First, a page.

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Take that; I'll pay cash

Inflation apparently has struck protest payments.

Most coin collectors probably remember reading stories from time to time about people who pay fines or disputed bills with cents.

Counting the sheer number of coins and handling the bulky weight makes the receiver work hard for the sum involved.

In the last few days a story appeared on the internet about a man who made a protest payment of his property taxes that supported public schools.

He paid a Pennsylvania township $7,143 in $1 bills.

My reaction was twofold.

At first I had expect to read another payment-in-coin protest story. When that didn’t prove to be the case I thought about how far the dollar bill has fallen in public esteem if paying property taxes with it is now considered a form of protest.

I suppose the next step in American monetary arrangements will prompt news stories that begin something like, “Man pays bill in cash rather than with a credit card for a lunch that he claimed was under cooked.”

If paying cash is now being considered a punitive gesture, it won’t be long before the many coin collectors who still do so become known as the angriest people in town.

I for one still pay for many things in cash simply because I feel it is important for me to see what is out there in circulation.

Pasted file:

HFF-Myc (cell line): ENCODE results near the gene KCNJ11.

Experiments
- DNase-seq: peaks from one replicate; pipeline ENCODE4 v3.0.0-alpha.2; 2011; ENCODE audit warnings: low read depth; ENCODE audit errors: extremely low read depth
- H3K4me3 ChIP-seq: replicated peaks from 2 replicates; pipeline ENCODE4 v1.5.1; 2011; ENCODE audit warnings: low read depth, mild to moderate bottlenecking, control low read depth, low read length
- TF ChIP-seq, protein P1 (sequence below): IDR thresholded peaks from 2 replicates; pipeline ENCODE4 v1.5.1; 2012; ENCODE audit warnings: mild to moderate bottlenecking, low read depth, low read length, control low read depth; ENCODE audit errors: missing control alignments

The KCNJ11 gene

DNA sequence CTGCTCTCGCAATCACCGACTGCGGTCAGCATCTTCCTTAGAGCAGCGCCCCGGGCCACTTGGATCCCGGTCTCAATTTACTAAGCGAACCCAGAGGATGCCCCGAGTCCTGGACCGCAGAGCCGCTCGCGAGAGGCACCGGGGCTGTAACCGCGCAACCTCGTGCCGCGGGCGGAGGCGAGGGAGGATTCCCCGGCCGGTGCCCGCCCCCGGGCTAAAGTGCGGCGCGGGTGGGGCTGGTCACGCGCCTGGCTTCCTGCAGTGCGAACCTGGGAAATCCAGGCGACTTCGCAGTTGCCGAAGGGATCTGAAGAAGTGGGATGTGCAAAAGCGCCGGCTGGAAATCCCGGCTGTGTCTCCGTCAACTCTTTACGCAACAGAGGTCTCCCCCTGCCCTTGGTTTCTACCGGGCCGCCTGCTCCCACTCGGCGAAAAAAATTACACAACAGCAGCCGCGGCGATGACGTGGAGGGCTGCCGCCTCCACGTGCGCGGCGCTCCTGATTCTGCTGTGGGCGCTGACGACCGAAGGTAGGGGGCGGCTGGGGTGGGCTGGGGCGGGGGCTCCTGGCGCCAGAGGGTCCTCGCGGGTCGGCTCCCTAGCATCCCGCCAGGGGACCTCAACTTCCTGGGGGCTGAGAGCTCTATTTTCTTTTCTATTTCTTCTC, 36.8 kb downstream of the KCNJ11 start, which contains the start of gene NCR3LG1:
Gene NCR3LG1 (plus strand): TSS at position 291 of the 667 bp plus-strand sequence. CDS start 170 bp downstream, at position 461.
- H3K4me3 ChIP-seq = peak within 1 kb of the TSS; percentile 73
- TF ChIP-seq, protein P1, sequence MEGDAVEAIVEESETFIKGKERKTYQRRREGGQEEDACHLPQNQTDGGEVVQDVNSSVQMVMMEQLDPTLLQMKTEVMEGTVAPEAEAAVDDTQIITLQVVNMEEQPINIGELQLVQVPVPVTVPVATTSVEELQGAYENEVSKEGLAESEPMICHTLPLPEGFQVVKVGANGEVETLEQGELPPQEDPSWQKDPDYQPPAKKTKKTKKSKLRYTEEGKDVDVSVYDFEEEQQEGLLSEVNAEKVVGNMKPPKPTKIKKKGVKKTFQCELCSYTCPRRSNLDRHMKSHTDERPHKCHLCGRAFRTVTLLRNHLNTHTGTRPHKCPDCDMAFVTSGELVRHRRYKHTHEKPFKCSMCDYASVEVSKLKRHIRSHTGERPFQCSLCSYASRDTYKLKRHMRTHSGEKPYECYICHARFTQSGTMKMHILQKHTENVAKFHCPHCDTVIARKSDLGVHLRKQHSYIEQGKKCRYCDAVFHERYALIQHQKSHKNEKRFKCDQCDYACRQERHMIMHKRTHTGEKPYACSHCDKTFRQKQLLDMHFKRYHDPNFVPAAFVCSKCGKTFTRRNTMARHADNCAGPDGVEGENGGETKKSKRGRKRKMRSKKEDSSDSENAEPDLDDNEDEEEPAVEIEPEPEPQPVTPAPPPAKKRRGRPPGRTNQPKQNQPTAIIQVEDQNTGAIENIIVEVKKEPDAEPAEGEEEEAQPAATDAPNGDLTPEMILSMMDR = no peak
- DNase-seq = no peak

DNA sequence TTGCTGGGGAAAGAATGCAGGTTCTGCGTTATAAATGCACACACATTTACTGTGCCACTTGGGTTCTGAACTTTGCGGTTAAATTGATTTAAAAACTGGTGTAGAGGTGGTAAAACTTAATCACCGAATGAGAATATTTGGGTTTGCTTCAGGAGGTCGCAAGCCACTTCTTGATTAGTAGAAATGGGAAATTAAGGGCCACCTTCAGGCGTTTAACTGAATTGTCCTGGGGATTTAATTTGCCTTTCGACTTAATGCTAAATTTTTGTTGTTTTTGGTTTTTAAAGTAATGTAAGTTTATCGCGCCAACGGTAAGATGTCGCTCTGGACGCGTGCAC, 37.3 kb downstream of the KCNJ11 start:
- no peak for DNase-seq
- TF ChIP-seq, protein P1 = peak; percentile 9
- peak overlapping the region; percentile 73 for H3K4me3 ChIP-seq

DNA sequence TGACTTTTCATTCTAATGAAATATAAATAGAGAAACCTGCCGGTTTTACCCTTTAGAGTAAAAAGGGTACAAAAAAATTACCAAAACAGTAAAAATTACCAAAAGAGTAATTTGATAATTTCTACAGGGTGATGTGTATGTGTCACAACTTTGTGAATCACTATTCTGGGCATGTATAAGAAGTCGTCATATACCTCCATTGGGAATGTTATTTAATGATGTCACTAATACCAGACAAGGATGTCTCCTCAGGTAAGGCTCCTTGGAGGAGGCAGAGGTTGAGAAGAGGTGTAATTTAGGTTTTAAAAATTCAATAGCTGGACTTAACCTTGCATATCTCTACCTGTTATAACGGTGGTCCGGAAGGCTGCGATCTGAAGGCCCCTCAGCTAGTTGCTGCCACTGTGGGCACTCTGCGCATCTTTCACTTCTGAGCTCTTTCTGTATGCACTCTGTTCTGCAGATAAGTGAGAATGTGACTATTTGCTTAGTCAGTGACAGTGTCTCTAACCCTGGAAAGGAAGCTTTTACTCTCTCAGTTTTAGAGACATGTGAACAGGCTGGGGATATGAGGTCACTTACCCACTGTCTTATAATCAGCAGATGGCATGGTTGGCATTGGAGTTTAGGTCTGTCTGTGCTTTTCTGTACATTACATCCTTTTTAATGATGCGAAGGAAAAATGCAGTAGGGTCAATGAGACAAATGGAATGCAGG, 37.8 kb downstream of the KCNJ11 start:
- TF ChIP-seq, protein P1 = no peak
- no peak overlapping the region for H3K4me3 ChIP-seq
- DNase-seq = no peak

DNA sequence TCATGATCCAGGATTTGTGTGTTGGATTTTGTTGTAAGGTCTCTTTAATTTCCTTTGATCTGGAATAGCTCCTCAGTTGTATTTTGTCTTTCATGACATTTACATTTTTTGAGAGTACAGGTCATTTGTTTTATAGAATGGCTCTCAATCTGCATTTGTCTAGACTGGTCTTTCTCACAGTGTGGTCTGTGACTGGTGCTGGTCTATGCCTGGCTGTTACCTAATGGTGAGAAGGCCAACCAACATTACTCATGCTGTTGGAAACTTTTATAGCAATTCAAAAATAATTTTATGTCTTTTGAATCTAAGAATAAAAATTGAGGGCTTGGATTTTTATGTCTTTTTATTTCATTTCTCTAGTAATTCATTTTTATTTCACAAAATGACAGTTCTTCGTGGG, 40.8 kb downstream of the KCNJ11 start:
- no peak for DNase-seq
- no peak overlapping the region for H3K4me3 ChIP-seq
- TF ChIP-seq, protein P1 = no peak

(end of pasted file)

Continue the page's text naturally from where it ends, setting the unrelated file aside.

I don’t take it to extremes. I have left a dollar coin as part of a tip from time to time, but mostly I just go with the flow of most popularly used coins and paper denominations.

That means I start the day with pockets empty of coins and my wallet has notes in it no higher in value than $20.

But I am not crazy. I am not going to forego the use of a credit card for sums that would clean out my wallet in one transaction.

This self-limitation alone means that in the years to come, cash transactions will become less and less frequent and significant for me.

I still pay for lunch using cash.

The bill comes to $8.39 if I order the daily special at the Crystal Cafe. I leave a tip of either $1.35 of $1.36.

The amount varies because if I receive a copper cent in change, I keep it, rather than leaving it on the table. I have wondered how many copper cents I would encounter in this way. The answer is not many. I haven’t had the gumption to count the cents that have accumulated over the last few years, but simply looking at the depth of the coins in the cottage cheese container that I have been putting them in tells me they are not really worth counting.

Lunch and gasoline at the local filling station now account for the two largest purchases that I still make using cash.

Some probably think I am wasting an opportunity to run up some frequent flier points that could be accumulated if I paid for these transactions with a credit card.

I am.

Call it the price of research.

Buzz blogger Dave Harper is winner of the 2013 Numismatic Literary Guild Award for Best Blog and is editor of the weekly newspaper "Numismatic News."